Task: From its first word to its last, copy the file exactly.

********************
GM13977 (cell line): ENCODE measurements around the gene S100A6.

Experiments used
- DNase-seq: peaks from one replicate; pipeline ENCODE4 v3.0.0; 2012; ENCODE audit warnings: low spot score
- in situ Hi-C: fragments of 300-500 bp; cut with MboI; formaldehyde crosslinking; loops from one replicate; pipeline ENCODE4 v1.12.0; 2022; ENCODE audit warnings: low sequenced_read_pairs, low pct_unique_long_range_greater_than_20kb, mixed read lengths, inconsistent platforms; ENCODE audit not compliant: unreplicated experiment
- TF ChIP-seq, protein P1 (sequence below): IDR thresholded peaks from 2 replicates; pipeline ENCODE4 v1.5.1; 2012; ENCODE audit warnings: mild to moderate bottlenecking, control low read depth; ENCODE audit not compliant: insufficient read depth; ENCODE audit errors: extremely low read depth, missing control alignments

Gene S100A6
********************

GM13977 (cell line): ENCODE measurements around the gene S100A6.

Experiments used
- DNase-seq: peaks from one replicate; pipeline ENCODE4 v3.0.0; 2012; ENCODE audit warnings: low spot score
- in situ Hi-C: fragments of 300-500 bp; cut with MboI; formaldehyde crosslinking; loops from one replicate; pipeline ENCODE4 v1.12.0; 2022; ENCODE audit warnings: low sequenced_read_pairs, low pct_unique_long_range_greater_than_20kb, mixed read lengths, inconsistent platforms; ENCODE audit not compliant: unreplicated experiment
- TF ChIP-seq, protein P1 (sequence below): IDR thresholded peaks from 2 replicates; pipeline ENCODE4 v1.5.1; 2012; ENCODE audit warnings: mild to moderate bottlenecking, control low read depth; ENCODE audit not compliant: insufficient read depth; ENCODE audit errors: extremely low read depth, missing control alignments

Gene S100A6